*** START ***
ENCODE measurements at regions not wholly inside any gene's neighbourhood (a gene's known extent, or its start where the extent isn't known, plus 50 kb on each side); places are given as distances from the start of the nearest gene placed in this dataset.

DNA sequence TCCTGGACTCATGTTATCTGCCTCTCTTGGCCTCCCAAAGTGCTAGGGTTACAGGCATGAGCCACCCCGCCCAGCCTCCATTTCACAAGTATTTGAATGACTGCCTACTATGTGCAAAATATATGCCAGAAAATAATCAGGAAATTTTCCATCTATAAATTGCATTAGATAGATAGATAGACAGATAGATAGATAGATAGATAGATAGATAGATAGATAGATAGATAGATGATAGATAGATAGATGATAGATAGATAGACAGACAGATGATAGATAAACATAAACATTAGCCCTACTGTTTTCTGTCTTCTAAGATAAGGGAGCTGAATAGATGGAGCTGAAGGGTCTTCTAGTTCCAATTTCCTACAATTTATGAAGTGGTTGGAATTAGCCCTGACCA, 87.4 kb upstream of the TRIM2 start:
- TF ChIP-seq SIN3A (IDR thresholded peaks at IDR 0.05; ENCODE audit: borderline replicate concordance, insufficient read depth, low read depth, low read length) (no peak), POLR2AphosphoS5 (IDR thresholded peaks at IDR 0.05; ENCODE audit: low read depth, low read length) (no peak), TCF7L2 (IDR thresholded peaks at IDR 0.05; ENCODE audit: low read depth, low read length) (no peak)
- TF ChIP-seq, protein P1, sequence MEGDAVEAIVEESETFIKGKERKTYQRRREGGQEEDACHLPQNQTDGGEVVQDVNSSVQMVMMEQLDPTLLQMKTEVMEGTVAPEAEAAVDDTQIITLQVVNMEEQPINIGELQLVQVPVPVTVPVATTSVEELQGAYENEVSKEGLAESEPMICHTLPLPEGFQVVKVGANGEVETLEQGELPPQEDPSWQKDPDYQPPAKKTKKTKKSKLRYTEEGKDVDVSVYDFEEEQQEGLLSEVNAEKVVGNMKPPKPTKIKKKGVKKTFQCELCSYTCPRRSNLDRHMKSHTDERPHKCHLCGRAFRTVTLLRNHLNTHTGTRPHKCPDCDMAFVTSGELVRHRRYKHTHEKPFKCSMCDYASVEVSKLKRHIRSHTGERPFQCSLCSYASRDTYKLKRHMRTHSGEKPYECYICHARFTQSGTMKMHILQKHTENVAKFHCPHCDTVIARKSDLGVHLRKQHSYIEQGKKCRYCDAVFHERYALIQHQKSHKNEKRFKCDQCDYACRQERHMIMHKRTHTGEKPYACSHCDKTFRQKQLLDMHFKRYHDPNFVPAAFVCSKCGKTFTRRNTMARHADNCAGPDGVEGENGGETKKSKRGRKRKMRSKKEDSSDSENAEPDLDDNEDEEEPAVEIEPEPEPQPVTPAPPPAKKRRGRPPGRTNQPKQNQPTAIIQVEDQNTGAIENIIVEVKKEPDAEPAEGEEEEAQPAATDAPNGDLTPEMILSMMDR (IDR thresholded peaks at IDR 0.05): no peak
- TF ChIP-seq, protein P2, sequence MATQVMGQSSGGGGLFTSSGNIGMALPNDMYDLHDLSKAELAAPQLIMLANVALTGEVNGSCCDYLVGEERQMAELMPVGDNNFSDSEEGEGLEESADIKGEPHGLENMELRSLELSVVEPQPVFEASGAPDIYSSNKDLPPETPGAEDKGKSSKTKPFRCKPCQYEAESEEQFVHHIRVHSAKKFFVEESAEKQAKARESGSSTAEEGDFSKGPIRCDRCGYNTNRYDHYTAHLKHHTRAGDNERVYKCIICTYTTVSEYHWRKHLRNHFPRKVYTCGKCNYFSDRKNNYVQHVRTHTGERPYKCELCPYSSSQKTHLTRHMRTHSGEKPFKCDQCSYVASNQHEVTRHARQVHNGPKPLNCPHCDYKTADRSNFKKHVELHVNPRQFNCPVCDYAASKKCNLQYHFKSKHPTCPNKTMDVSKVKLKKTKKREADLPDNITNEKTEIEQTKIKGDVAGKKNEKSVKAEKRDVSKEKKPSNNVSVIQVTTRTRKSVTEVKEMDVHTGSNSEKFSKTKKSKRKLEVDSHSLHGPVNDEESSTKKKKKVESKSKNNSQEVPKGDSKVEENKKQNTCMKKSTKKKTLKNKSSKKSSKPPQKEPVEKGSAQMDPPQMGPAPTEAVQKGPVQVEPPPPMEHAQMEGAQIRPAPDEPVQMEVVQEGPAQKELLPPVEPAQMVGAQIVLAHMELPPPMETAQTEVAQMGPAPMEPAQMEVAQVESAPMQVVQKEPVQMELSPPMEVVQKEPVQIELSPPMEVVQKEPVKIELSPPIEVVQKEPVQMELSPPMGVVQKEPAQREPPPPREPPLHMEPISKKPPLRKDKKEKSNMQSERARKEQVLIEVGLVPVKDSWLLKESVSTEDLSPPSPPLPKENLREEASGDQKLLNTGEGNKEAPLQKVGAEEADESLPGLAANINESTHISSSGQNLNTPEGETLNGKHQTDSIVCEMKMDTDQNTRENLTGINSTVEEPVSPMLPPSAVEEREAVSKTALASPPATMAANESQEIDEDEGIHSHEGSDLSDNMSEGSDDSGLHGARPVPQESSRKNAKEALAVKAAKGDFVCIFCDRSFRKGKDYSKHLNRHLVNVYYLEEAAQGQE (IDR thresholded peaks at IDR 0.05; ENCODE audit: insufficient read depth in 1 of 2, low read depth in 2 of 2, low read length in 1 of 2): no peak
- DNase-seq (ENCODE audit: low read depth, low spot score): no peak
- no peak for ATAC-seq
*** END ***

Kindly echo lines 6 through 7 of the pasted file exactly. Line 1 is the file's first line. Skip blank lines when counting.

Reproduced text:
- DNase-seq (ENCODE audit: low read depth, low spot score): no peak
- no peak for ATAC-seq